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Old 02-21-2007, 12:22 PM
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Electrical Device?

Hi All,

Ya'll have about got me talked into upgrading my PVC air lines. When I do, I want to move my compressor to my back garage (out of earshot) about 60 feet farther out from the house. I'm concerned that it may burn up if something happens and I can't hear it (although chances are much slimmer with metal piping vs PVC).

I'm looking for a breaker or switch that can permanently remove power (trip) after it's attached device (compressor) pulls power for 10 minutes or so without cycling, then requires a manual reset. This could prevent the compressor from overheating and possibly causing a fire. Probably overkill, but since I'm redoing things anyway...

Russ
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Old 02-21-2007, 03:18 PM
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Doc here,

Not sure what Compressor you have, or power to it, But you may want to see if a Motor starter relay with heaters and thermal overloads can be used for this purpose, It would open a heater (opening a leg) or thermal overload, if the motor was drawing too much current, thus shutting it down.

Doc
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Old 02-22-2007, 12:13 PM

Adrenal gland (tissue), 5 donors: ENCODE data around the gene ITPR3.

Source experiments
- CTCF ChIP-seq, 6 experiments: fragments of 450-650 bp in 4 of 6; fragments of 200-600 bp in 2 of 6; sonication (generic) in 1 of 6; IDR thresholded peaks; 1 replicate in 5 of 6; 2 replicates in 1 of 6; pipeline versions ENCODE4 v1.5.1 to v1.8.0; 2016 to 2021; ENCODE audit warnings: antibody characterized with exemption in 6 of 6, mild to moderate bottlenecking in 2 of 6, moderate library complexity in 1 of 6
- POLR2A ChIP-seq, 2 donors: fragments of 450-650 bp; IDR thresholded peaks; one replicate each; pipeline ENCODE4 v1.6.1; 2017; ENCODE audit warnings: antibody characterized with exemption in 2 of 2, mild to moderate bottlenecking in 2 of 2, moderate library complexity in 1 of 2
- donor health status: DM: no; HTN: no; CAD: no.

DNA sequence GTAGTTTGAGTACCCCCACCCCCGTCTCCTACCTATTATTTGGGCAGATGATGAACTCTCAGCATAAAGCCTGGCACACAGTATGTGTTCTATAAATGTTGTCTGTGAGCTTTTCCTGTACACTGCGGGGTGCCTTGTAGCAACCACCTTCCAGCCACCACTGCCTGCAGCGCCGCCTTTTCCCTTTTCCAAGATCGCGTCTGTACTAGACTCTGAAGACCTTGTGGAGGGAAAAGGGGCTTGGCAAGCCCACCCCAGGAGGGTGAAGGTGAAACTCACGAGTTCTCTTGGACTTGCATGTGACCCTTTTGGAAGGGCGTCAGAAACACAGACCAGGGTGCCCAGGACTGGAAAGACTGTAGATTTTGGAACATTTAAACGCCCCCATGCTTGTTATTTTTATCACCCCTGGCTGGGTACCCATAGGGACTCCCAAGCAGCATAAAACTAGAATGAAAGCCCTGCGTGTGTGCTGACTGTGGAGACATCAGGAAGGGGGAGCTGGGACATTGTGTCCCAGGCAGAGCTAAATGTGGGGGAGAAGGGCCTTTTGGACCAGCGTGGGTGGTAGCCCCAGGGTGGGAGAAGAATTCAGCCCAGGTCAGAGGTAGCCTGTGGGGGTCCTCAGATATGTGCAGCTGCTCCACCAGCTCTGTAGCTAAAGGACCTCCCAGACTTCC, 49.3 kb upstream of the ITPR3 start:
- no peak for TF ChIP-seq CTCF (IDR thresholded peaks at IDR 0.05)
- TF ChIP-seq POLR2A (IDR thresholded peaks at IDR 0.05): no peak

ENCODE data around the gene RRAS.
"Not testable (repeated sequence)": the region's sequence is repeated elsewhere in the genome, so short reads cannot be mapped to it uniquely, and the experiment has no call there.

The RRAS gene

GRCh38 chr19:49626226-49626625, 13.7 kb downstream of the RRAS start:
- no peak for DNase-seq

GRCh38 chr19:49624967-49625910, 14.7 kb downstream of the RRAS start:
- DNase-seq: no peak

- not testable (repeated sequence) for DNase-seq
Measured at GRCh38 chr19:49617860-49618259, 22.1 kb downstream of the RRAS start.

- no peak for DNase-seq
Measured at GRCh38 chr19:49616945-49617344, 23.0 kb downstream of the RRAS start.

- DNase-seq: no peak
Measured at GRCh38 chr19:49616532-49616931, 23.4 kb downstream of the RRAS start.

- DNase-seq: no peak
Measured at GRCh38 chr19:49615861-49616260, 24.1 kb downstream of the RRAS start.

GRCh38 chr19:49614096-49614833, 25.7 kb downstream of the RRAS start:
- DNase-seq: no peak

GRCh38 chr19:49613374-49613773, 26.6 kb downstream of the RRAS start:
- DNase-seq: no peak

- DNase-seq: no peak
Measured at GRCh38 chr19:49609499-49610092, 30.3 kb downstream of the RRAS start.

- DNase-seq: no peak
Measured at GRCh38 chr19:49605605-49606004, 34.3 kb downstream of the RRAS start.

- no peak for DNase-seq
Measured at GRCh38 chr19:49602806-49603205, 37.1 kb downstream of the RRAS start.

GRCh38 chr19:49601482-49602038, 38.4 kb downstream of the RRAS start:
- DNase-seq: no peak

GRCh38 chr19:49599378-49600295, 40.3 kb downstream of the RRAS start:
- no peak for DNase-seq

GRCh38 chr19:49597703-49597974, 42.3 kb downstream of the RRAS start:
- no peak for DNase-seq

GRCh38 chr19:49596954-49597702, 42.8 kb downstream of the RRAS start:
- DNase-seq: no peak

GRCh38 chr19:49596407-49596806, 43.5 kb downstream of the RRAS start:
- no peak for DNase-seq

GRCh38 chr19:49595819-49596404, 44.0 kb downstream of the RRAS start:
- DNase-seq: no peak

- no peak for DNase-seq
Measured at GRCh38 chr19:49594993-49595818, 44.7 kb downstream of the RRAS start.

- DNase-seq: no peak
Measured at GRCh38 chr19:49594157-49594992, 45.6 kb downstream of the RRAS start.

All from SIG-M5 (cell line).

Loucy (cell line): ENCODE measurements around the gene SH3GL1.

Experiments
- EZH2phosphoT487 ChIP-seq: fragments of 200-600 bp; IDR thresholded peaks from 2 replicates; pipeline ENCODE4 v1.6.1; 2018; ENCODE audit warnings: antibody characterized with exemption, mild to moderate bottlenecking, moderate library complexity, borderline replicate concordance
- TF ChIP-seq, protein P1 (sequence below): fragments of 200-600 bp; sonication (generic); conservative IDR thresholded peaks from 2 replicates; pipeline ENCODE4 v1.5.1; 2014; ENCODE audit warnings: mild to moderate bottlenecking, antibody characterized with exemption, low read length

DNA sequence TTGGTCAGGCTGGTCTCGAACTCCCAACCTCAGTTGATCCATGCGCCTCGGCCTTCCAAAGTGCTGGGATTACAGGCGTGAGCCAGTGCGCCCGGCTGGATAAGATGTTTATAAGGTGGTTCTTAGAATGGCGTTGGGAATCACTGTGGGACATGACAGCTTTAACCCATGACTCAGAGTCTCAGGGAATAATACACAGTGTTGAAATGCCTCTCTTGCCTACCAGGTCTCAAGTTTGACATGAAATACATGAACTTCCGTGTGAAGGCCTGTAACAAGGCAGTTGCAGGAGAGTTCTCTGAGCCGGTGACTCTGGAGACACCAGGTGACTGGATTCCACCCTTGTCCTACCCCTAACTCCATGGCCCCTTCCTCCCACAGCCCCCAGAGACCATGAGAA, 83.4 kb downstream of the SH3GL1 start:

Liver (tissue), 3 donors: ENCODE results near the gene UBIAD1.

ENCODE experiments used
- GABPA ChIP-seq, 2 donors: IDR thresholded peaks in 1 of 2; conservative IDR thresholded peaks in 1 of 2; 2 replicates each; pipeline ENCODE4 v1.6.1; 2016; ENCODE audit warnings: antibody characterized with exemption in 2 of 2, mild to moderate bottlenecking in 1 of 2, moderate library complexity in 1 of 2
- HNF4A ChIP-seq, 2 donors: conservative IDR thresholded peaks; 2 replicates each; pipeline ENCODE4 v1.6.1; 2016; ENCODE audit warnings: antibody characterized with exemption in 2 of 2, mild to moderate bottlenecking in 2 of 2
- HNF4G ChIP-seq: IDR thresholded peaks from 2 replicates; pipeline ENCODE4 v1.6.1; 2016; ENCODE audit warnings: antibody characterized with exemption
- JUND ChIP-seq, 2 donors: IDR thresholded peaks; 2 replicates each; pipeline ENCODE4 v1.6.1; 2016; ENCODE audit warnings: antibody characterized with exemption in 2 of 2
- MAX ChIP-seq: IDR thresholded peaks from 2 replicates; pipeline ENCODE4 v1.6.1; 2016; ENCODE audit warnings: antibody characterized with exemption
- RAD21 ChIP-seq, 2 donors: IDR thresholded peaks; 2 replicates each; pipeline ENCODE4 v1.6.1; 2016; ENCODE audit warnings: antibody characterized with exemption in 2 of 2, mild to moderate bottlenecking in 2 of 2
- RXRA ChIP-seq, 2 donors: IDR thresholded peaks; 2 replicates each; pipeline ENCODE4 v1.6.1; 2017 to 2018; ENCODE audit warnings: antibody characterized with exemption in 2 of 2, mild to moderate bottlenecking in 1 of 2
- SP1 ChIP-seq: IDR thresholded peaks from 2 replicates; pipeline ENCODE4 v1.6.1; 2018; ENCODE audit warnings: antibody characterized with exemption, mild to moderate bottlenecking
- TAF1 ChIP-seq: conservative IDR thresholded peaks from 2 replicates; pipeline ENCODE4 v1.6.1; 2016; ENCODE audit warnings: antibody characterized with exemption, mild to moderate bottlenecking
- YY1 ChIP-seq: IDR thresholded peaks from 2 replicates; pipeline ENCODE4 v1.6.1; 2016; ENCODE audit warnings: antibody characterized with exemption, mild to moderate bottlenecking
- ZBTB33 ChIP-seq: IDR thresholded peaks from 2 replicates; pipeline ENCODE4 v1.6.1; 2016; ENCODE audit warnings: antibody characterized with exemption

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Doc,

This (if it exists) would be more like a timer than an overload. My compressor is a 7.5 HP 220V that draws around 30A at full load...

Russ
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Old 02-22-2007, 08:03 PM
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Doc Here,

Here is what you want:

Motor overload and starter

Doc
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Old 02-23-2007, 08:30 AM
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Quote:
Originally Posted by docvette
Doc Here,

Here is what you want:

Motor overload and starter

Doc

That will work but the only thing you must be aware is that it has to be a double pole to break both leads for 240V. For 120 volt you only need single pole. His compressor motor should have built in over load protection anyway if it's single phase.
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Old 02-23-2007, 12:37 PM
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I'm not convinced that's what I need. I don't think my compressor will ever "overload" electrically, but I can imagine it running continuously (I.E. broken airline) and getting hot enough to catch fire. Being out of hearing range, that would be a concern.

Russ
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Old 02-23-2007, 01:07 PM
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Quote:
Originally Posted by S10xGN
I'm not convinced that's what I need. I don't think my compressor will ever "overload" electrically, but I can imagine it running continuously (I.E. broken airline) and getting hot enough to catch fire. Being out of hearing range, that would be a concern.

Russ
You could install a "run" light in your garage that comes on when the motor runs.
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